We need to challenge ourselves by asking, “What are we doing to reach this community? Do the people near the building know about Jesus through us? Do our neighbors, co-workers, and other friends?” Yet, in increasing our efforts to be known to our community, will we have the courage to stand upon the rock of revealed truth (cf. John 8:32)? It is possible to do both, but we will always have to check and challenge ourselves. We can remain reverent and relevant. But we will always be fighting a tension between isolation and indistinctiveness. Let us have the faith and boldness to make that effort. The church is in a prime position to grow, given the cultural climate. We must be there, seen and heard for Him. If they did it in the first-century, we can do it today! Let’s keep trying.

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Categories
praise prayer

PRAISE IDEAS FOR PRAYER

Neal Pollard

Prayer is a very personal exercise, a life built between an individual and God. Thus, these suggestions may of themselves feel intrusive or foreign to some.  However, through the years, I have heard many express some difficulty in knowing how to praise God or what to say in praise to Him when in prayer.  Leah, in naming Judah, was the first to articulate the idea (through his name), “I will praise” (Gen. 29:35).  Moses resolved the same at the head of his song in Exodus 15:2.  The remaining six times the phrase appears, the psalmist pens the words (Ps. 22:22; 35:18; 69:30; 109:30; 145:2; 146:2).  Twice in the Psalms we learn that “praise is becoming” (33:1; 147:1). In fact, it makes little sense to make the case for the importance of praise to anyone who professes a belief in God and has seen His blessings and assistance in his or her life.

Having said all of that, what are some specific things one can praise God for in the exercise of prayer?

  • Praise Him for His attributes (eternality, limitlessness, superlativeness).
  • Praise Him for the wonders of creation (try praying under a starry sky, as the sun is rising, or out in the midst of nature’s beauty—words of praise will flow like water).
  • Praise Him for His blessings.
  • Praise Him for His sovereignty and superiority.
  • Praise Him for His promises.
  • Praise Him for His desire to have relationship with you.
  • Praise Him for His providence.
  • Praise Him for His plan of salvation, giving thought to its component parts.
  • Praise Him for the glorious future He has prepared for you.
  • Praise Him for the victorious work of Christ and the spiritual benefits that brings you.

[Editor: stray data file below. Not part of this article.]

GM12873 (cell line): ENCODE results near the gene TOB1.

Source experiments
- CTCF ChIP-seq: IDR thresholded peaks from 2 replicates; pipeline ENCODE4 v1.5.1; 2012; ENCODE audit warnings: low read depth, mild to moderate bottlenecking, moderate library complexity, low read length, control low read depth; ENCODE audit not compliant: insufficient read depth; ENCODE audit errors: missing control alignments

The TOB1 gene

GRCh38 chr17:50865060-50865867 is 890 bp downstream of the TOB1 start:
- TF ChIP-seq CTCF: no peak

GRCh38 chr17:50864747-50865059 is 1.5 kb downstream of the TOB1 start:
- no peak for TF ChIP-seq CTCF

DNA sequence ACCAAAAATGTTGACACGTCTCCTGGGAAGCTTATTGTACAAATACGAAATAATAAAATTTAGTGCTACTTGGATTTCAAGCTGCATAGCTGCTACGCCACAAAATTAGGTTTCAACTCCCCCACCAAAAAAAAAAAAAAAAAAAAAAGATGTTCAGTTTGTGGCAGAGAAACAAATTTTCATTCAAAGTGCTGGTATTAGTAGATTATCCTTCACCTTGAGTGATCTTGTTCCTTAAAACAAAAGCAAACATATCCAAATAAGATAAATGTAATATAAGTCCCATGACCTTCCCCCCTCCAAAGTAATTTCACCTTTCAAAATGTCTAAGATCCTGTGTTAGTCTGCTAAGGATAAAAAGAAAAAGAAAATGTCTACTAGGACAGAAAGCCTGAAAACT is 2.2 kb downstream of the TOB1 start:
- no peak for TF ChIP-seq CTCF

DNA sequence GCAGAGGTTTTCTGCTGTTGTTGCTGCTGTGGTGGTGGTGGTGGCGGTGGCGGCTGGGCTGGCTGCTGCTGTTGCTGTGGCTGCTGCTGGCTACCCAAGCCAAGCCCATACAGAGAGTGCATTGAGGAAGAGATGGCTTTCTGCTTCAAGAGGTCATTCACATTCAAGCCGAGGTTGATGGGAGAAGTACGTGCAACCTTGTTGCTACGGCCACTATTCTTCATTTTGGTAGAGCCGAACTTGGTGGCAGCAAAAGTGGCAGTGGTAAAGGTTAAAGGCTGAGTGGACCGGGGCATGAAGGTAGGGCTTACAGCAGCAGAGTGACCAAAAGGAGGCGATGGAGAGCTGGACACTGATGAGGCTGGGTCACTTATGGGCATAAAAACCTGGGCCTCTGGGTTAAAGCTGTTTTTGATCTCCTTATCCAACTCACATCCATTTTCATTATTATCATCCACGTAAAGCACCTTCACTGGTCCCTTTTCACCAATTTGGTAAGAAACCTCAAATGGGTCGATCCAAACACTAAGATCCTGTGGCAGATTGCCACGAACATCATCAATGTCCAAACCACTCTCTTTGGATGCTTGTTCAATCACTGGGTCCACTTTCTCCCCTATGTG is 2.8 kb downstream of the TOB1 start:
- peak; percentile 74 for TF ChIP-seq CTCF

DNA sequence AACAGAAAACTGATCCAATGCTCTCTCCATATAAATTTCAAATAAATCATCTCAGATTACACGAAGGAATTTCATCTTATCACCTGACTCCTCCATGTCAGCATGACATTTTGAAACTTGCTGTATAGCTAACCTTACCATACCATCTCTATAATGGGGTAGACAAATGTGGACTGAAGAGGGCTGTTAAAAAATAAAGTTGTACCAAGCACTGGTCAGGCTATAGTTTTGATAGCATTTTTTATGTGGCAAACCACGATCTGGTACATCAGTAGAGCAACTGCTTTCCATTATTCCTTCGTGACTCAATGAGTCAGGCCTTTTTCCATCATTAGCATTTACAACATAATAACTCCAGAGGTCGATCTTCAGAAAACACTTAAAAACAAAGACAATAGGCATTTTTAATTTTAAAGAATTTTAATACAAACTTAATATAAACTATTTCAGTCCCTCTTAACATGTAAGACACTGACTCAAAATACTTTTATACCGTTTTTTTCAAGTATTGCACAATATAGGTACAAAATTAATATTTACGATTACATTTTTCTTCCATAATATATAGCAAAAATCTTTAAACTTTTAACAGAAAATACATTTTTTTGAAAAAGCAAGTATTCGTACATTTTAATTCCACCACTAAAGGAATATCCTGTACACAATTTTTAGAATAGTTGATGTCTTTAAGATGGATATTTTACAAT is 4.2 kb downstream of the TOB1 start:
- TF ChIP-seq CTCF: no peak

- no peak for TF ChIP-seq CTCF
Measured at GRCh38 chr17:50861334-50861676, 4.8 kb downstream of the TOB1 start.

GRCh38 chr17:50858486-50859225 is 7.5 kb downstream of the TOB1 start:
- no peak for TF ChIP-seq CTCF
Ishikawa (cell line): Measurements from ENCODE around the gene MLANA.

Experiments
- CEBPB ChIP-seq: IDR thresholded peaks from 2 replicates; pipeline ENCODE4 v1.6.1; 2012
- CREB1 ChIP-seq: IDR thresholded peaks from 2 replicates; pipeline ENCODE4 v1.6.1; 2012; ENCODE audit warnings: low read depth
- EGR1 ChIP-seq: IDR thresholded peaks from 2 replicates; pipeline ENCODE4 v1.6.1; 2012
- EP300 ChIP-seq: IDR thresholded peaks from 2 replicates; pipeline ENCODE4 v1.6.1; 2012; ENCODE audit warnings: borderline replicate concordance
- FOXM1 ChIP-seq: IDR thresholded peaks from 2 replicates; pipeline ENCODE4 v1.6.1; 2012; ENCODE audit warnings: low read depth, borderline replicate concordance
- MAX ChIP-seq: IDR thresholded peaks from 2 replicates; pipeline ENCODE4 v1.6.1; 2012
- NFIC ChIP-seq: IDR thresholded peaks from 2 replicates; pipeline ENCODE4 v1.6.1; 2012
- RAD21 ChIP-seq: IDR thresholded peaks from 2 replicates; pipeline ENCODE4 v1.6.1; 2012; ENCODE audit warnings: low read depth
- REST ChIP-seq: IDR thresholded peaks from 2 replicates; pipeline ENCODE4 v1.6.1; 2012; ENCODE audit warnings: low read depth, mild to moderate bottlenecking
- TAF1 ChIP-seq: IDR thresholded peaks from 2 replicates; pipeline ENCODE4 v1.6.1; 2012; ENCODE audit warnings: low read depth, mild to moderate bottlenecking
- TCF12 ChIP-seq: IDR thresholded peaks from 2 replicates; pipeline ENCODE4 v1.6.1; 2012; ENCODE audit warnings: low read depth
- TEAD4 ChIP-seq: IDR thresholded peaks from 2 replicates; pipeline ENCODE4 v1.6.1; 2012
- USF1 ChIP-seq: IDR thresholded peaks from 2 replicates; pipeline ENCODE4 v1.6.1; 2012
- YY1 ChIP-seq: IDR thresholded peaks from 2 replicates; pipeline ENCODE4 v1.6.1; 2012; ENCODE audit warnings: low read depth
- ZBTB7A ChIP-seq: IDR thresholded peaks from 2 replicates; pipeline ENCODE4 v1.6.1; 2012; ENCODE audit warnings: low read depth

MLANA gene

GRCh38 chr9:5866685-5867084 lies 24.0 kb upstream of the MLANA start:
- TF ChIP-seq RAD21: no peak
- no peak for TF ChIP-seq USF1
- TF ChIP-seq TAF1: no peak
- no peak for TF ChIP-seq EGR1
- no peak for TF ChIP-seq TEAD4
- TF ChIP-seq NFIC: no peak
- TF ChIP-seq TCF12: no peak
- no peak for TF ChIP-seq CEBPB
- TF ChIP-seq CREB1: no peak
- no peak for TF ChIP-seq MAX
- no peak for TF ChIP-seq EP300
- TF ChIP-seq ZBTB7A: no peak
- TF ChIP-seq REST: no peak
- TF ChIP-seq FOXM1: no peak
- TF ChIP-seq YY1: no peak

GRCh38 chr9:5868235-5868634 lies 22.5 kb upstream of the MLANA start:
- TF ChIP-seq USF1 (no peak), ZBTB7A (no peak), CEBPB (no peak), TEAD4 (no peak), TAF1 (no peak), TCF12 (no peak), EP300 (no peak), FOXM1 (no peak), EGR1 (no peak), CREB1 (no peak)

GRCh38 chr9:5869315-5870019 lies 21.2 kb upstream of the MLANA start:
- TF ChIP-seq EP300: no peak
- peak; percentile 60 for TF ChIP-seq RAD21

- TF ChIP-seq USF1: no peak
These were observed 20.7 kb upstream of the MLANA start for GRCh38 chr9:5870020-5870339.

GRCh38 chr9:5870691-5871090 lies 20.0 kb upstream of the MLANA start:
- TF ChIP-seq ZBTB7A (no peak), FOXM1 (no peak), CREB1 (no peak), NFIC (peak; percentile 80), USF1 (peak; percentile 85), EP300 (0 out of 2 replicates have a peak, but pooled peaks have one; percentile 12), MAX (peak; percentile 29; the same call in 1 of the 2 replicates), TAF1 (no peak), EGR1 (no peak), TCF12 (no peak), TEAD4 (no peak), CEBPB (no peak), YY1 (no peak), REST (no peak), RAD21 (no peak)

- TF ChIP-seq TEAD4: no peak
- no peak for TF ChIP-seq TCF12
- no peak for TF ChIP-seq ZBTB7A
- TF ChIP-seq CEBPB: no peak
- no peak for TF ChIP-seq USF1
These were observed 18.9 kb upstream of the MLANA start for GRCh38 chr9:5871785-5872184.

Obviously, this is just a primer list of ideas.  Contemplate God, His nature, His work, His personality, and you will have an ever-growing, ever-changing, and ever-deepening “praise component” to your prayer life.  It is good to thank Him and petition Him, but take sufficient time to exalt Him by infusing your supplications with praise to Him!  As David urged Asaph and his relatives to proclaim, “For great is the Lord, and greatly to be praised” (1 Chr. 16:25a). Amen!

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Categories
compassion

Studying The Sweet Samaritan

Neal Pollard

Jesus wants us concerned with people, especially those near us in some way.  It may be easier to care about someone who looks like us, who is decent or even attractive, or who is easier to help.  The unattractive, strange, dissimilar, or unpleasant may not be ones we are as easily drawn to assist.  That is why Jesus’ teaching on who our neighbor is ought to be convicting and persuasive.  Luke 10:30-37 records the infamous lesson of the good Samaritan.  Here is what the text reveals about this story.

The parable reveals a problem (30).  Someone is hurt and in need and can do nothing for himself.  It is an observable problem, as the text will reveal.

The parable reveals three pedestrians (31-33), a priest, a Levite, and the Samaritan.  The first two do nothing to help the hurting man, but the Samaritan is moved to provide assistance. The priest was passive, the Levite paused, but the Samaritan pitied.

The parable reveals a proper performance (34-35).  It is seen in what he felt—compassion. It is seen in what he did—came to him, bandaged him, soothed him, carried him, cared for him, and supported him.

The parable reveals a proof (36). Jesus asks, “Which of these three do you think proved to be a neighbor…?”  The answer did not depend on how long they were followers of God, how much they knew, or how much influence they had in the community.  The proof was in the performance, as revealed in the previous two verses.

The parable reveals the point (37).  The point of the parable is to prove to be a good neighbor by “going” and “doing.”  Learning this story or hearing its application does not make one a good Samaritan.  Feeling convicted does not, either.  Instead, the good neighbor is the one who puts the principles of this parable into practice.  Jesus would tell us all, “Go and do the same.”